I was originally turned on to writing a blog a few years ago by a great book that you can still buy from Amazon called Who Let the Blogs Out? by the inventor of Blogger.com, Biz Stone - a name that is noticeably big in Twitter - he founded that as well! However, I was smitten and immediately created my first blog - coalface - and occasionally blogged.

The features looked great and I enjoyed passing comment and I definitely got a few calls and had a few chats about blogging. But as you will see, it did not really enthuse me...

This post is about the technology behind blogging rather than blogging techniques. It took another series of events for me to move on. The technology is nothing without the content but oddly, it was the technology that spurred me on to write better content and now my blogging is more enjoyable and I have more readers than ever before and I really think it was the technology that helped me. So this is a short journey on what helped me and I hope it helps others.

I really like Blogger, it is easy to use but I have been inspired to choose WordPress for a couple of reasons. I can host it - and all the software - on my own server. There are a lot of third party free and paid for updates, themes, plugins and all sorts of useful gizmos that I think would be really helpful in customizing the blog, whereas I feel rather limited to the Blogger.com varieties and services. I have tried Drupal and Joomla and I love them both too, although I have more sites out there in Joomla than Drupal.

In addition and for me, most importantly, as it sits on my own server (albeit like Joomla and Drupal), I can use a real domain, granted I can do that with Blogger.com. But somehow, the very fact that there is a free ware version of WordPress somehow sets me free and I feel freshly invigorated in the world of blogging. WordPress is so much lighter than Joomla and Drupal, less clunky, more to my point.

I was nearly put off by what seemed to be bad press about WordPress 2.7 - and I took the plunge anyway and it was great. It turned out that there are al ot courses out there that included videos and screen shot of the previous versions. Version 2.7 it would appear was a major revolution in the ongoing development of WordPress and although I did experience a few teething problems, the latest bug fix upgrade has fixed all that - and that is the power of open source! I have become a fan of WordPress because I have already been able to edit the template and it still works. In minutes I was able to work out how to glue some other applications into the software and use it as the basis for a system to build more sites, and this is important, as at the current count I run just under 1000 and that does not include client and partner sites. I need to build more...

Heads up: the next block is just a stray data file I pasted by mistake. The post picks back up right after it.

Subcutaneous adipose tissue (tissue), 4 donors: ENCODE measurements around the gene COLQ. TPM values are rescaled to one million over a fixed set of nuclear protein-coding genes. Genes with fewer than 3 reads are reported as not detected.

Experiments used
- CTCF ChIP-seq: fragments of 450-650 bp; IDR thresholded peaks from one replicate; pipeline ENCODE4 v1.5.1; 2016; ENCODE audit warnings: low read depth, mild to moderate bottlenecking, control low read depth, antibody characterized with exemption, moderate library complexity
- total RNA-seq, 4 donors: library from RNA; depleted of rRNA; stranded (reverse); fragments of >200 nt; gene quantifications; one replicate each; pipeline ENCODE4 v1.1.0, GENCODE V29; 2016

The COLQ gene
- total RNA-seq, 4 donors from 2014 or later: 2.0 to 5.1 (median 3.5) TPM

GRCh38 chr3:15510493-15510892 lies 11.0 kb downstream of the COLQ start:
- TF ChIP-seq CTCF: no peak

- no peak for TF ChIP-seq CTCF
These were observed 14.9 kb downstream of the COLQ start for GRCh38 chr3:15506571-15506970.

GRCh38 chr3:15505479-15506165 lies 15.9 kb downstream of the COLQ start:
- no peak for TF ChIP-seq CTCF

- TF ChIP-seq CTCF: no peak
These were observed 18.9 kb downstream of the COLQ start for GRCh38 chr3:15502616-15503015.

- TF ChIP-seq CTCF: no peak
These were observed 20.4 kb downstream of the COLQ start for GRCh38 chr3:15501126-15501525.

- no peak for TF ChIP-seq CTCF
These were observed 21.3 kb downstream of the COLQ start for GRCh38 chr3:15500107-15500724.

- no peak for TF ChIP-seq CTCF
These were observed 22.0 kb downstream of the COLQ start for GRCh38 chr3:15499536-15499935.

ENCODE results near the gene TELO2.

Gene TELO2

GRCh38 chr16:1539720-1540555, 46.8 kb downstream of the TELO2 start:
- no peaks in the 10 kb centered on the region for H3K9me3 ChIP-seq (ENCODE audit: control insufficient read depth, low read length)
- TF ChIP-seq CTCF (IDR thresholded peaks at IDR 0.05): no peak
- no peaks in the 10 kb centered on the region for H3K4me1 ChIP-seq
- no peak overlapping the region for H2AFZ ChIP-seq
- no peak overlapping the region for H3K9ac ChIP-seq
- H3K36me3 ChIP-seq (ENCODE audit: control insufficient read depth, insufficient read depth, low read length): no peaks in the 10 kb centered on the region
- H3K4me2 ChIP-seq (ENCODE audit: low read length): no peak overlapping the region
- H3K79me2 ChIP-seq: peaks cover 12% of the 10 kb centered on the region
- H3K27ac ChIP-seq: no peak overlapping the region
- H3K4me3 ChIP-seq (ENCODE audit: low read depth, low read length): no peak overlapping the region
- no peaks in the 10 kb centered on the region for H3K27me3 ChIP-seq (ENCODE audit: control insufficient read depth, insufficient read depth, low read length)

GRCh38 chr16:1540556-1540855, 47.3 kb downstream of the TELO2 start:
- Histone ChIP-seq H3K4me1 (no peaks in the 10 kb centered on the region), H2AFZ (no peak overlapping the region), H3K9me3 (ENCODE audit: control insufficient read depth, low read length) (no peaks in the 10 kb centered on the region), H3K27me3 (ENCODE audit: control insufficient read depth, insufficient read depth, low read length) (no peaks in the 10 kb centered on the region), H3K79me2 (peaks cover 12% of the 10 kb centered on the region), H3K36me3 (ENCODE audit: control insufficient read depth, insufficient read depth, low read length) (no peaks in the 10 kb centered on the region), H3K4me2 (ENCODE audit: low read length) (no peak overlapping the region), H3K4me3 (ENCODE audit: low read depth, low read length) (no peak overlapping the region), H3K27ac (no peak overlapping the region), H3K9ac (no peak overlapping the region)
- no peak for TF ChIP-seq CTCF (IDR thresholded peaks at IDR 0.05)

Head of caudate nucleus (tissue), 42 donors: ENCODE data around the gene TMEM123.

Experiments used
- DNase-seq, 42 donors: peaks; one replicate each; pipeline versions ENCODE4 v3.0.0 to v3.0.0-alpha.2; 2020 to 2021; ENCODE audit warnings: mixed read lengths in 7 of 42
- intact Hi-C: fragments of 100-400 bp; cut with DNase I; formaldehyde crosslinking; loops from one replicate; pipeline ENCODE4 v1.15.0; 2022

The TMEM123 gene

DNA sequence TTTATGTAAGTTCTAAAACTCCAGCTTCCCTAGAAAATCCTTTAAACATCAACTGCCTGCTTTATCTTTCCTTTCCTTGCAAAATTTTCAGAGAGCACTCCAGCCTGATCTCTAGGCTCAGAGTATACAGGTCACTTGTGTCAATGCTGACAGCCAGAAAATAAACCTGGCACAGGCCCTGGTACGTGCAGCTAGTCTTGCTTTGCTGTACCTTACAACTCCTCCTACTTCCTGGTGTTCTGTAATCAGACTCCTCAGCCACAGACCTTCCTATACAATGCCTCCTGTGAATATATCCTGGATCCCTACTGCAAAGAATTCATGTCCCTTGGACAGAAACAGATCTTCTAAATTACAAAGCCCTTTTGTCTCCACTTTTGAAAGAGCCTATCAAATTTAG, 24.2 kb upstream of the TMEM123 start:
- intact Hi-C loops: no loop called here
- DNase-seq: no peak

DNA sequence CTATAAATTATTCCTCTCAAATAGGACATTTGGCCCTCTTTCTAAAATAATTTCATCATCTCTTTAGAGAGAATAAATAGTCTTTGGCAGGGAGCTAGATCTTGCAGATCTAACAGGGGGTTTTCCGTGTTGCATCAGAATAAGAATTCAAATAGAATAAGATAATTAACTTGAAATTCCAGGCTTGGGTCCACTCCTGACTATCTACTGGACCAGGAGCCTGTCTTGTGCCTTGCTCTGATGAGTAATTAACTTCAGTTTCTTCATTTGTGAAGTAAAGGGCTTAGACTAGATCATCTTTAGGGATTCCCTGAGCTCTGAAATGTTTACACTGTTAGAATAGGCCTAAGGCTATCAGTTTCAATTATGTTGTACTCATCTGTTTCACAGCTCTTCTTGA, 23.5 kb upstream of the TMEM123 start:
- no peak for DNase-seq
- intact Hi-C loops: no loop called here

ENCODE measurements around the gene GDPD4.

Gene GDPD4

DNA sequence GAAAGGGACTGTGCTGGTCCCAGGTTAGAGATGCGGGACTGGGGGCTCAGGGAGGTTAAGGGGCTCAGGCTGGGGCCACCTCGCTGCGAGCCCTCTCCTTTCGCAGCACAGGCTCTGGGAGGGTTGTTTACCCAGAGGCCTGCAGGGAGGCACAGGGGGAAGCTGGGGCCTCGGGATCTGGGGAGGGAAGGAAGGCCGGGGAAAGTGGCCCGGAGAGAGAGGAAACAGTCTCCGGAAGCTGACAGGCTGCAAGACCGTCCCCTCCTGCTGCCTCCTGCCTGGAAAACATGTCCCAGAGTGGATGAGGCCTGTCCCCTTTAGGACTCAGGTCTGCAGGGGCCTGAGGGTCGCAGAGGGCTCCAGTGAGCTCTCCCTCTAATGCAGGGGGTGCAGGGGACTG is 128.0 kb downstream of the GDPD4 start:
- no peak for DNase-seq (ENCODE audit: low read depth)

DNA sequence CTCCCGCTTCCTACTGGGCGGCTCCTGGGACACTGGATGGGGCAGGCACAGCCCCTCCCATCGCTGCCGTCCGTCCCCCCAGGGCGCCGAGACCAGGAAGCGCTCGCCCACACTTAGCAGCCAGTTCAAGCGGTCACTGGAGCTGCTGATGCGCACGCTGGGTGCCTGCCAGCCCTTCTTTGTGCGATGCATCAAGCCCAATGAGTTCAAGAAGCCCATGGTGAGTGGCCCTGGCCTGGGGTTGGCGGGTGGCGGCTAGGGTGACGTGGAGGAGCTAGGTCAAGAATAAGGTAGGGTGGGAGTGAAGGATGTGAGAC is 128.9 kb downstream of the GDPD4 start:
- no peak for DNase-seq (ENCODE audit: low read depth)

I would also be the first to admit that my designs are not the best in the world - I just do not have the time - and WordPress offers a wide variety of those too (like Joomla and Drupal). I found Joomla and Drupal both well supported, both SEO friendly, you really need to decide for yourself.

What did it for me was that WordPress started off as a Web 2.0 platform and whilst that may be true for Joomla, it does not seem to be the case for Drupal. So if it is between Joomla and WordPress, the difference to me was the homepage and features offered by WordPress rather than Joomla...

So in summary, I reckon that it is possible to take full advantage of the latest 2.7 versions of WordPress blogging software and modify it for a range of uses. Although some of my applications step away from traditional blogs but I am looking to include all the essential features that you find in them. I am also excited by the increasing array of widgets that I am using. These are quickly plugged into the WordPress framework and since the latest upgrade, easier to keep up to date. 

I am indeed impressed by the latest version of WordPress. The code has, apparently, been rewritten from the ground up and as a result there is a dramatic reduction in the amount of code required - all legacy code has been removed, leaving the emphasis on providing spaces for future code additions. To me it is its flexibility that makes WordPress the most powerful solution.

I am not saying that Blogger.com is not useful, it is just that WordPress is more flexible for me. My top tip has to be to go with the solution that is the most flexible - always! So if you follow this top tip, I hope you enjoy Blogger.com as I have done and further enjoy WordPress as soon as possible. As given the option I expect for new web and blog projects for the forseable to employ WordPress 2.7 in more projects - I am convinced, I am a convert.

Lets hope it all works out! It certainly seems like a good place to start and there does appear to be a lot of support for the new version...    

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